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- "Recent studies highlight such a distinguished role for estrogen and, to some extent, for progesterone    . For al long time, microglial cells were exclusively or primarily regarded as anti-inflammatory targets for steroids   . This view has to be revised, and astrocytes need to be included into the concept of steroid-mediated attenuation of brain inflammation as well. "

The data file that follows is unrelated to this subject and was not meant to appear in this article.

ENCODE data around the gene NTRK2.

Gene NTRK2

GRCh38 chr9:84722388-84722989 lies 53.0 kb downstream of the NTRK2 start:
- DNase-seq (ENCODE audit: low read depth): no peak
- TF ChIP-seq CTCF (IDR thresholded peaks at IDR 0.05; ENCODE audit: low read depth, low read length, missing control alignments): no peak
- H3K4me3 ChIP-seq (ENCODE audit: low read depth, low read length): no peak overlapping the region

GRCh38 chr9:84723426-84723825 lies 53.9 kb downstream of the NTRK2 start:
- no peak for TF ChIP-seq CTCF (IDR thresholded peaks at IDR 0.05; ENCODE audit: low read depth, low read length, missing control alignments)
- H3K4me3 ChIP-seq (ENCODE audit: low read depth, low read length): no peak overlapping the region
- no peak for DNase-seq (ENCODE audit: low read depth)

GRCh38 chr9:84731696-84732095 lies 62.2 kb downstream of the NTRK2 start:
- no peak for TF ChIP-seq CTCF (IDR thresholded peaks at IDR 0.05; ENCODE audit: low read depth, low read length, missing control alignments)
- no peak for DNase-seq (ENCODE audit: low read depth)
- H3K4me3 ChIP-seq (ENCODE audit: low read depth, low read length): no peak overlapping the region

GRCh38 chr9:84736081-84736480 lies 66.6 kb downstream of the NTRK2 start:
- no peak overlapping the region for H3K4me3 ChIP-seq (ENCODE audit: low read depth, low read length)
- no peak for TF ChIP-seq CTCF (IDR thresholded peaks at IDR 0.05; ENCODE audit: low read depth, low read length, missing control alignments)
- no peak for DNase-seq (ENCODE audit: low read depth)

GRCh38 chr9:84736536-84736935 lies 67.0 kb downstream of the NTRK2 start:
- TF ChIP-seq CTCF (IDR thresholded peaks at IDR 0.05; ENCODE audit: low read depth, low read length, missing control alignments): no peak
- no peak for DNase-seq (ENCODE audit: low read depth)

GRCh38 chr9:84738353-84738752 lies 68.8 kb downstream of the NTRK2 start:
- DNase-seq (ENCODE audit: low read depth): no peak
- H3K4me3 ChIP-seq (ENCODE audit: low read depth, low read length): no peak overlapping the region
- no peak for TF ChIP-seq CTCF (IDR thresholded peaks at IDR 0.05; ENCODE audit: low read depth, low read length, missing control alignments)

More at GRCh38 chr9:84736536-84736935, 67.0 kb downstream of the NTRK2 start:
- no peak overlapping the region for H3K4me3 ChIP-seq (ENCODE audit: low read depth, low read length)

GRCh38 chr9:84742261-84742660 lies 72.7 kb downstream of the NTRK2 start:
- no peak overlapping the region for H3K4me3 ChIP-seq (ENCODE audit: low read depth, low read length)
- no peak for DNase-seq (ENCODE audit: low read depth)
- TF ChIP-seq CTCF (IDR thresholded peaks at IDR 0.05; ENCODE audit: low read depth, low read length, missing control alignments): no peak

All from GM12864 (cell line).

ABSTRACT: Synthetic and natural estrogens as well as progestins modulate neuronal development and activity. Neurons and glia are endowed with high-affinity steroid receptors. Besides regulating brain physiology, both steroids conciliate neuroprotection against toxicity and neurodegeneration. The majority of data derive from in vitro studies, although more recently, animal models have proven the efficaciousness of steroids as neuroprotective factors. Indications for a safeguarding role also emerge from first clinical trials. Gender-specific prevalence of degenerative disorders might be associated with the loss of hormonal activity or steroid malfunctions. Our studies and evidence from the literature support the view that steroids attenuate neuroinflammation by reducing the pro-inflammatory property of astrocytes. This effect appears variable depending on the brain region and toxic condition. Both hormones can individually mediate protection, but they are more effective in cooperation. A second research line, using an animal model for multiple sclerosis, provides evidence that steroids achieve remyelination after demyelination. The underlying cellular mechanisms involve interactions with astroglia, insulin-like growth factor-1 responses, and the recruitment of oligodendrocytes.Frontiers in Neuroendocrinology 05/2009; 30(2):188-200. DOI:10.1016/j.yfrne.2009.04.004 · 7.58 Impact Factor